Trauma and coping in Somali and Oromo refugee youth

Linda L. Halcón, Cheryl L. Robertson, Kay Savik, David R. Johnson, Marline A. Spring, James N. Butcher, Joseph J. Westermeyer, James M. Jaranson

Research output: Contribution to journalArticlepeer-review

130 Scopus citations


Purpose To describe war-related trauma history, immigration factors, problems, and coping of Somali and Oromo refugee youth. Methods Analysis of a subset of participants (N = 338) aged 18-25 years from a population-based survey of Somali and Oromo refugees conducted in 2000-2002. Data included trauma history, life situation, and scales for physical (Cronbach α = .69), psychological (α = .56), and social problems (α = .69). Data were analyzed using Chi-square and Mann-Whitney U tests. Results Average emigration age was 14.8 years, with 4.2 years in transit and 2.0 years in the United States; 60% reported plans to return home to live. Two-thirds (66%) had less than a high school education, 49% had English language problems, 49% were employed (38% female vs. 57% male); 70% were single, with Somali females more likely than Oromo to be partnered and mothers (39% vs. 19%). There were significant ethnicity/gender differences for all problem scales. More females reported feeling alone (24% vs. 61%, p < .001). Youth with symptoms of posttraumatic stress syndrome reported more traumatic events (mean number of events: 28 vs.16). Trauma history was strongly associated with physical, psychological, and social problems. Most frequent strategies to combat sadness were praying (55.3%), sleeping (39.9%), reading (32.3%), and talking to friends (27.8%). Conclusions Many young Somali and Oromo immigrants to the United States experience life problems associated with war trauma and torture, but many others are coping well. The findings suggest a need to develop age-appropriate strategies to promote the health of refugee youth to facilitate their successful adaptation to adult life in the United States.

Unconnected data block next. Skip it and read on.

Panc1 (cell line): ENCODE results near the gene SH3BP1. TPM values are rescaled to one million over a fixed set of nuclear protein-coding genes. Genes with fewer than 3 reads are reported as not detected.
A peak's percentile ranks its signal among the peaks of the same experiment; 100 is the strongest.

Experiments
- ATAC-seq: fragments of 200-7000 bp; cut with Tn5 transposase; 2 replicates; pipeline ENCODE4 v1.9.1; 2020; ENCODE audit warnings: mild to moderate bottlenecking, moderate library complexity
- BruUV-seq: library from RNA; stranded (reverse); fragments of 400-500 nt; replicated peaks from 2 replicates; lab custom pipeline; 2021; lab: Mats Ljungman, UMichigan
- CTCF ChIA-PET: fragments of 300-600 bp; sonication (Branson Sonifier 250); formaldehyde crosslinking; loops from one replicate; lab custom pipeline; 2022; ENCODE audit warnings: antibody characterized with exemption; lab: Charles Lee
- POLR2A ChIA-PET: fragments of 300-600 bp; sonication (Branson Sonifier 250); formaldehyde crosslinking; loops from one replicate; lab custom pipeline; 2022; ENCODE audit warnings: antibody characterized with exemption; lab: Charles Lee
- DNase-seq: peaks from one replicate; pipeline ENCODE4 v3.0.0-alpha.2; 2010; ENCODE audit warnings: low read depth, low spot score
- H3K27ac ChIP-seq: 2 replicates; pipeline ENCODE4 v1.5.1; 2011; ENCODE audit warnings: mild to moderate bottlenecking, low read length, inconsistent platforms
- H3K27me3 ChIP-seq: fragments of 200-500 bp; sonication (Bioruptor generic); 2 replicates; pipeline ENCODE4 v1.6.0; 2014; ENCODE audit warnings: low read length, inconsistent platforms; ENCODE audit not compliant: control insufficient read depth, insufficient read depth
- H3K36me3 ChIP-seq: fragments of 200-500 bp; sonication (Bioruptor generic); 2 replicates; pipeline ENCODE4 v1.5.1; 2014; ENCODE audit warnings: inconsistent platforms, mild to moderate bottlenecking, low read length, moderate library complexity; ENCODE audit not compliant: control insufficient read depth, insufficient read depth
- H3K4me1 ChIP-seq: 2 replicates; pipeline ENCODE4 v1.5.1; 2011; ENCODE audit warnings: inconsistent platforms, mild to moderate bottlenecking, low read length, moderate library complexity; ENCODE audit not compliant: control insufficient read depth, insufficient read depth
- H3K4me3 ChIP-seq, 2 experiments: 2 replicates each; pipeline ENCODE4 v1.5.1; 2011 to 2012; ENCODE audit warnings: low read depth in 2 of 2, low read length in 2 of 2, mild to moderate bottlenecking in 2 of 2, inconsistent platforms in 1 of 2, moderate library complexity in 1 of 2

Original languageEnglish (US)
Pages (from-to)17-25
Number of pages9
JournalJournal of Adolescent Health
Issue number1
StatePublished - Jul 2004

Bibliographical note

Funding Information:
Research was supported by the National Institutes of Health (5RO1-MH59579 and 1RO1-MH59570). This analysis was supported in part by the Maternal Child Health Bureau Health Resources and Services Administration, Department of Health and Human Services (MCJ 279185).

Copyright 2018 Elsevier B.V., All rights reserved.


  • Adolescents
  • Gender differences
  • Immigrants
  • Mental health
  • Refugees
  • Youth


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